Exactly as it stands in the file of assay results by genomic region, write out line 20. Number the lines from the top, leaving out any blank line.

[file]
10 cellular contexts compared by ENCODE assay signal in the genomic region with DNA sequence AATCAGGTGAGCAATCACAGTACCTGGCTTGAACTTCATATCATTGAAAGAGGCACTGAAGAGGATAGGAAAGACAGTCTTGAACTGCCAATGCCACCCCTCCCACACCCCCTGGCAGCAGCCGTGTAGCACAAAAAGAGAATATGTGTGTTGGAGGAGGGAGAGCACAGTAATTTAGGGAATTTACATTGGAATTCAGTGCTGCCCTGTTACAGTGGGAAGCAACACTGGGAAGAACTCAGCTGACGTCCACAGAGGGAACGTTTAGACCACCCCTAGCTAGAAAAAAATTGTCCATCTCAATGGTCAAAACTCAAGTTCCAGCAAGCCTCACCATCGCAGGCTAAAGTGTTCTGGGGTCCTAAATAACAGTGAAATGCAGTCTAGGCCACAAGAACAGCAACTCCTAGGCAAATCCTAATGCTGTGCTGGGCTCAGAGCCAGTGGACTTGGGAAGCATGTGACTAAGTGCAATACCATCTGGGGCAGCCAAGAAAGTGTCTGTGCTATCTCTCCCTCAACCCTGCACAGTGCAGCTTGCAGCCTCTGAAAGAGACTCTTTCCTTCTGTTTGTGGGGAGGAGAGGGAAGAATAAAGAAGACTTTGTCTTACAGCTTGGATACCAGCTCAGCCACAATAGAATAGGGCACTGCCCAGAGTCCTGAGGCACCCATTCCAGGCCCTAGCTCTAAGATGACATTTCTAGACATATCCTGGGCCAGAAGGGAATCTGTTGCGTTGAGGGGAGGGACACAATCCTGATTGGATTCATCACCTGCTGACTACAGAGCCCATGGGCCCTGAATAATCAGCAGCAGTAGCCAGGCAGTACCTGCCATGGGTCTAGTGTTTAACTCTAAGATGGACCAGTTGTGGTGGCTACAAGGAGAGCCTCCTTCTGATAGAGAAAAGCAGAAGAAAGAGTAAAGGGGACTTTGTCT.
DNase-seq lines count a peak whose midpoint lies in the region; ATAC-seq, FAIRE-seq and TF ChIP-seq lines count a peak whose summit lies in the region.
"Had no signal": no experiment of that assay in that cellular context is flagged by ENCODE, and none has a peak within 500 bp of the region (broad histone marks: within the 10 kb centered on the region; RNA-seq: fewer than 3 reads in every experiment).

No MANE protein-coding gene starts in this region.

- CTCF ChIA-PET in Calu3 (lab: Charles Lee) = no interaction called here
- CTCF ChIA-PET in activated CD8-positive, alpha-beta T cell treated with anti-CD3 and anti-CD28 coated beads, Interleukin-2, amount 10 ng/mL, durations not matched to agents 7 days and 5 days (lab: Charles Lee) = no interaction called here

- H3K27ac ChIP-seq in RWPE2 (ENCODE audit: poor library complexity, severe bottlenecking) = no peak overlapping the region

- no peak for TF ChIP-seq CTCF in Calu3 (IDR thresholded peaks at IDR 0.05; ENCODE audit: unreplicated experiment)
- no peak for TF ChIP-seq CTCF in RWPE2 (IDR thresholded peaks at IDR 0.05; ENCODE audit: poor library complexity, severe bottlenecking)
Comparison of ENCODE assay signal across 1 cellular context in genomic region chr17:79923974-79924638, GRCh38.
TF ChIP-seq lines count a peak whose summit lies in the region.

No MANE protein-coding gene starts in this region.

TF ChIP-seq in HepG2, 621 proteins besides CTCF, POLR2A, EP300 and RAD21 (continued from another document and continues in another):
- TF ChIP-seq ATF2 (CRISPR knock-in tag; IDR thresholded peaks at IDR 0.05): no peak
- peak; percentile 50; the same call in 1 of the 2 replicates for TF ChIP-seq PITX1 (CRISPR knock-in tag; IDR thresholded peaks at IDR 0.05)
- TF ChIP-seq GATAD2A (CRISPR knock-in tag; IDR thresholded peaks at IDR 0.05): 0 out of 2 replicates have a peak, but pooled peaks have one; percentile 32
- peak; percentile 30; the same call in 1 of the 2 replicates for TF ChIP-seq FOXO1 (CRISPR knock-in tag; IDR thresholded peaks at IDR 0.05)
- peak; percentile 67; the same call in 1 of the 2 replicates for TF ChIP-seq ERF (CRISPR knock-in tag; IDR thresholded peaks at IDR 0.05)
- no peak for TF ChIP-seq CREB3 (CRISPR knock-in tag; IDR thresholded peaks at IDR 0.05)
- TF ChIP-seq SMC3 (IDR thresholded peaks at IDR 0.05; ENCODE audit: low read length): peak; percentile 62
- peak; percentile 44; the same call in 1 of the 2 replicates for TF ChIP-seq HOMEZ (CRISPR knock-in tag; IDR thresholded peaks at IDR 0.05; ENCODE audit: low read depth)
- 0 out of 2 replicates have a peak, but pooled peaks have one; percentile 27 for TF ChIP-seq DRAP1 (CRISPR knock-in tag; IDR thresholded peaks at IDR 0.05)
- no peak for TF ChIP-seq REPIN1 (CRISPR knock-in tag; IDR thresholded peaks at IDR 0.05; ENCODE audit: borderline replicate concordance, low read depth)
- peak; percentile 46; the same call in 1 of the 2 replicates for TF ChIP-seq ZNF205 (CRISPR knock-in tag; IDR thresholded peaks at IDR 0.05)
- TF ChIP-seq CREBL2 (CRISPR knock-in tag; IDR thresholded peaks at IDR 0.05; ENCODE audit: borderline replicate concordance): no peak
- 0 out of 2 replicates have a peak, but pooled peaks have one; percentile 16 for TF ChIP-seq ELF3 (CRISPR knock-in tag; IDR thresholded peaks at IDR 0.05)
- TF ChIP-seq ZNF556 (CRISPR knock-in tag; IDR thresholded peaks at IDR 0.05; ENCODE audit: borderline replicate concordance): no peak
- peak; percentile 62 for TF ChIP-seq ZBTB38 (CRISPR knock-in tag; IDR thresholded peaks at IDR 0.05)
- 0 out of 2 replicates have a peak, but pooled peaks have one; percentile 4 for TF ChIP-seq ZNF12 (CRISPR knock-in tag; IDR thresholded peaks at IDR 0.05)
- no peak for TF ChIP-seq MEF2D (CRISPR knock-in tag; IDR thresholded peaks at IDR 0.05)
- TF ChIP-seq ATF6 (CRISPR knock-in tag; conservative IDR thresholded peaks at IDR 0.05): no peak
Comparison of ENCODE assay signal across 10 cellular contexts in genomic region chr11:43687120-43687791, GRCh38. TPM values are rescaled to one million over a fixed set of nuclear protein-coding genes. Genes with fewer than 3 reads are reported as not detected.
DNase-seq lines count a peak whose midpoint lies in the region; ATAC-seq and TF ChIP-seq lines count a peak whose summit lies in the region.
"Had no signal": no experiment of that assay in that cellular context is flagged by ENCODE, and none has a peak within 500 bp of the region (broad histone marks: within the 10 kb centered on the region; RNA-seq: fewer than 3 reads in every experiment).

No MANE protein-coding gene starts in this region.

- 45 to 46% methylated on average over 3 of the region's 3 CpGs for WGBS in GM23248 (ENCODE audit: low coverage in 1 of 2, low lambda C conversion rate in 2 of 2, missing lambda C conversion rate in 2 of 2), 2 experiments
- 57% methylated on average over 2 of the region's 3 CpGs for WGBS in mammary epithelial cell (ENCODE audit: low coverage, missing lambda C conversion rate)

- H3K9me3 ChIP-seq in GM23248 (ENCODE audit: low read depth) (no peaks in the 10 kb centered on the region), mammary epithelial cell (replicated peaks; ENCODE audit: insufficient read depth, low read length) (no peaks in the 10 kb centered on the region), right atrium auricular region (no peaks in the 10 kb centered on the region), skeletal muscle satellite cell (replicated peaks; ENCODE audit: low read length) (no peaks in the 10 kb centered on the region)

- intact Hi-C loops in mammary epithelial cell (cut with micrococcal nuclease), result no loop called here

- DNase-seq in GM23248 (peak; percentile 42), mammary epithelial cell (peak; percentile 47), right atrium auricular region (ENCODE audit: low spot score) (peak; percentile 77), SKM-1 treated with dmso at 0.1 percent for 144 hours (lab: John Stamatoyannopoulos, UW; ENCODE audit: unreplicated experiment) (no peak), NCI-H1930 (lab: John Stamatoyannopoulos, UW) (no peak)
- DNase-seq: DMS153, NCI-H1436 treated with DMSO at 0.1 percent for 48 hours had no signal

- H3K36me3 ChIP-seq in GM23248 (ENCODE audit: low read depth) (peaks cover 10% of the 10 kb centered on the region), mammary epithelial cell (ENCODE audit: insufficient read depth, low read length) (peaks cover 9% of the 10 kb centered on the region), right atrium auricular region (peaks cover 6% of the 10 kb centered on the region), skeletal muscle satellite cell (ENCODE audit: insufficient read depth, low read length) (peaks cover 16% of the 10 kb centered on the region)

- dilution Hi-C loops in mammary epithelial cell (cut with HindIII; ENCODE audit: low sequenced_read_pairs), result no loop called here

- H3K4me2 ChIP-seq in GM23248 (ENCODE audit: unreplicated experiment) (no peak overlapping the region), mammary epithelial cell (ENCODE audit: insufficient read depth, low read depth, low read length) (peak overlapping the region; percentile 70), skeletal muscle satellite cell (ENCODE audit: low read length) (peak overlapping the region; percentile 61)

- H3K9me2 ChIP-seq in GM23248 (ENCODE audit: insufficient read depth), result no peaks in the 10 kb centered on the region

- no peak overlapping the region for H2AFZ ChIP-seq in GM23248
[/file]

- TF ChIP-seq SMC3 (IDR thresholded peaks at IDR 0.05; ENCODE audit: low read length): peak; percentile 62